Improving Raw Material Management Productivity

Emerson's Lynn Richard


For manufacturers in highly-regulated industries, such as pharmaceutical and biopharmaceutical manufacturing, it is critical to keep track of raw materials as part of the production records. To minimize or avoid waste, it’s also important to use the first-to-expire raw materials from inventory.

I caught up with Emerson’s Lynn Richard about his experiences to help a manufacturer solve this challenge and increase overall productivity.

In addition to the first-to-expire allocation rule, some other ones required include:

  • Using full containers from warehouse, as needed, to minimize operator weighing and loading
  • Allocating raw materials that have already received Quality Control (QC) team’s accepted status
  • Using open containers in the dispensary when less than a full container is needed
  • Sending a full container to the dispensary for partial use only if all that material in the dispensary has been used
  • Using raw materials in the customer sample laboratory exclusively for customer samples
  • Making potency adjustments before allocation

To address these challenges and requirements, Lynn and the project team developed an allocation component in the Syncade manufacturing execution system. A mixture of lot and container allocation with lot properties including QC status and warehouse location was designed. The container properties included the location in dispensary and location in customer sample laboratory.

Key logic steps performed in this allocation component include:

  1. Checks all the raw materials in the production order to see if enough inventory is available (i.e. not already allocated, QC accepted status, not in customer sample laboratory) to fulfill the order. Alerts operator if there is a shortage.
  2. Checks the quantity for each material to see if one or more full containers can be used, adjusts for potency from laboratory information management system (LIMS) interface, and allocates full containers from the first to expire lot in the warehouse.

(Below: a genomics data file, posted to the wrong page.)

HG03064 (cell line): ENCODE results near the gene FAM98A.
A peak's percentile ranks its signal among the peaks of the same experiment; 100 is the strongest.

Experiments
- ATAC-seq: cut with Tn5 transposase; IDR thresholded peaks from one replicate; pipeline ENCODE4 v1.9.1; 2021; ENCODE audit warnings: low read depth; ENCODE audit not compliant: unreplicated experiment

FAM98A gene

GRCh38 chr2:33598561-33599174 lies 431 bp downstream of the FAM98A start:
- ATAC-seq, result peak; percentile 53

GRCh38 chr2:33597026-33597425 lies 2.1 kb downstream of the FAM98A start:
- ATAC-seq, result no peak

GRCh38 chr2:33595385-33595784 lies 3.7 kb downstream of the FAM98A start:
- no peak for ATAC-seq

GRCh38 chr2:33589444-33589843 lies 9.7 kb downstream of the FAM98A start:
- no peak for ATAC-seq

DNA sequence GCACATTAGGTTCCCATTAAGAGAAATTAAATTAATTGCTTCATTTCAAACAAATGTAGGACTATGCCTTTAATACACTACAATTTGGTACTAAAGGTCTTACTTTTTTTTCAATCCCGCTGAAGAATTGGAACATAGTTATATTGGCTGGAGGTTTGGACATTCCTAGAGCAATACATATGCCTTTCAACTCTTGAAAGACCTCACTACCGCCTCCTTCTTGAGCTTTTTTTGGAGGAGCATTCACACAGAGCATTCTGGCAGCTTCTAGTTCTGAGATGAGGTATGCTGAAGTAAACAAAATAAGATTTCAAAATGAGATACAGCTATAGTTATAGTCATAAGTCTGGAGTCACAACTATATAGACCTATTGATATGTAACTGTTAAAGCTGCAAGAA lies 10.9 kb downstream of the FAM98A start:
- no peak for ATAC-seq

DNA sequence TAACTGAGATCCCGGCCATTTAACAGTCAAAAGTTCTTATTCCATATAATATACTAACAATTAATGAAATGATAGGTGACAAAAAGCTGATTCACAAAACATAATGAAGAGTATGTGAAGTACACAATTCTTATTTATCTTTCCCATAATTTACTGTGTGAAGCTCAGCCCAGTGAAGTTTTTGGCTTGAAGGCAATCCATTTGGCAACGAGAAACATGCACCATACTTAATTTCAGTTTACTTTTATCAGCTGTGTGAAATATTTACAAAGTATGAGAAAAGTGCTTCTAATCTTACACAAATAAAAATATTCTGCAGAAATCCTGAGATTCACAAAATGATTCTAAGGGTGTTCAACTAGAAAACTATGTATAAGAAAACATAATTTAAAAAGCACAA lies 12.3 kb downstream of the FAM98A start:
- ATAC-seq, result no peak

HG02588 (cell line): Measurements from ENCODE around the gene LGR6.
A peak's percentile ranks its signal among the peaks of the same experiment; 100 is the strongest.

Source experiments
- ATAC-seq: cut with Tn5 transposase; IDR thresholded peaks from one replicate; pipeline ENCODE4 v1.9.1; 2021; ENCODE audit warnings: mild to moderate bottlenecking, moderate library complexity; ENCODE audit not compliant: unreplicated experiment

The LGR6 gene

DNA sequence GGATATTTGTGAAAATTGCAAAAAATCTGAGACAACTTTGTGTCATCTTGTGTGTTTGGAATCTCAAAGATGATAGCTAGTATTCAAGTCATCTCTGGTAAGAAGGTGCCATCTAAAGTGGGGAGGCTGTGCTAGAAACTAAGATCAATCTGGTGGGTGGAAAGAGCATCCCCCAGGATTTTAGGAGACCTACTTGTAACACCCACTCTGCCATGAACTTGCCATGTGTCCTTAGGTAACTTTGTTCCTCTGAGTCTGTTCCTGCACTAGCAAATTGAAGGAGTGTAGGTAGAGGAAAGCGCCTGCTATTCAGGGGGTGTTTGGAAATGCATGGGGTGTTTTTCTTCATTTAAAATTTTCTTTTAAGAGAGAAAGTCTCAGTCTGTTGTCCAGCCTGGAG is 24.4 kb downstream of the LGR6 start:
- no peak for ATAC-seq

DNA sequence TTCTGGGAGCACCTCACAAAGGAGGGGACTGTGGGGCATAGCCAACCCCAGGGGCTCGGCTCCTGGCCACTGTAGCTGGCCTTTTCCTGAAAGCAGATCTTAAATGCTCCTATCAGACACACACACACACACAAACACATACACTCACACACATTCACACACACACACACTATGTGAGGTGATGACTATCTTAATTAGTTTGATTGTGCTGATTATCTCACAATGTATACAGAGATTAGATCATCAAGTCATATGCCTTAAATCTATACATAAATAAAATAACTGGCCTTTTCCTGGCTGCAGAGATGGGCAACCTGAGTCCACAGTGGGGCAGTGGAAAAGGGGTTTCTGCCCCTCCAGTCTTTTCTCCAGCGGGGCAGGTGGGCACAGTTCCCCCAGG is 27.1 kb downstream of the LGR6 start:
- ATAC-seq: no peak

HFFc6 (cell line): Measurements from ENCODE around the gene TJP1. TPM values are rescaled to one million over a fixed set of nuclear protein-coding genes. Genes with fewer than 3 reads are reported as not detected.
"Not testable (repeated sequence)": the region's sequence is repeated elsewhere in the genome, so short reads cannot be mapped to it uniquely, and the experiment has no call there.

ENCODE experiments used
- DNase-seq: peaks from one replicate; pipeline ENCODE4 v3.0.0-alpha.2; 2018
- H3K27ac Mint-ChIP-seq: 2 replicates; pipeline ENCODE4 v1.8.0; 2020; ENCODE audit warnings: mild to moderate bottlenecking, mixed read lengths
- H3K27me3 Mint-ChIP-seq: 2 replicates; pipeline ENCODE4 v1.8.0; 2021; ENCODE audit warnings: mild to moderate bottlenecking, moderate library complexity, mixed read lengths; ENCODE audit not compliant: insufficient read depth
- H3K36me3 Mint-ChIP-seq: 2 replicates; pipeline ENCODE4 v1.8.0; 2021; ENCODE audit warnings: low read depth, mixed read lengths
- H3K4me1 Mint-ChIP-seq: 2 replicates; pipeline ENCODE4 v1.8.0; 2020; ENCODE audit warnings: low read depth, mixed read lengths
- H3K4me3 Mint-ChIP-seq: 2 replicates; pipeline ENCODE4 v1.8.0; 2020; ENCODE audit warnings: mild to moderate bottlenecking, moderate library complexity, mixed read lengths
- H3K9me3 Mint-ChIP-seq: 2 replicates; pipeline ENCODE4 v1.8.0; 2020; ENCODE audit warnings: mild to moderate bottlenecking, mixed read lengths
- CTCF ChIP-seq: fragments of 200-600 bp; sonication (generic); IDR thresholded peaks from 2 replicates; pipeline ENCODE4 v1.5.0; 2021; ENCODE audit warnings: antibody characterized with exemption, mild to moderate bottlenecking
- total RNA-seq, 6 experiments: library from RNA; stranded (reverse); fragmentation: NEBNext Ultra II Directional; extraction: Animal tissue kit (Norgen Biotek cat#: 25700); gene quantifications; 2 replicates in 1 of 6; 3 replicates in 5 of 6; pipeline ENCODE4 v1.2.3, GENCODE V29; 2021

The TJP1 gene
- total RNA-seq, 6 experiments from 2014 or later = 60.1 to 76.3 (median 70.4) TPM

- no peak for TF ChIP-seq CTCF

3. Checks the remaining quantity for each material to see if the inventory in the dispensary can be used, adjusts for potency, and allocates some (from first-to-expire) or all the dispensary inventory.
  4. Checks if there is a remaining quantity for each material and if so, allocates a container from the first to expire lot in the warehouse to be sent to the dispensary and adjusts for potency.

Lynn noted that a pick list report could be generated from this allocation. Sections from the report include:

  • Full containers from the first to expire lot with location(s) of that lot for each material to be staged at the loading area for transfer to the clean zone.
  • A full container from the first to expire lot with location(s) of that lot for each material (where needed) to be transferred to the dispensary in the clean zone.
  • Materials in the dispensary to be weighed for the order.

By having the raw material data stored in the system and having logic in the manufacturing execution system check the current status of the raw materials, mistakes and less than optimal decisions could be avoided.

Also, having an electronic record of these additions were important for the electronic batch record created with the batch produced. This allowed products to be released for sale sooner by removing delays associated with manual record keeping and rework from issues discovered after the fact.

You can connect and interact with other pharmaceutical, biotech and manufacturing execution system experts in the Life Sciences and Operations Management groups in the Emerson Exchange 365 community.

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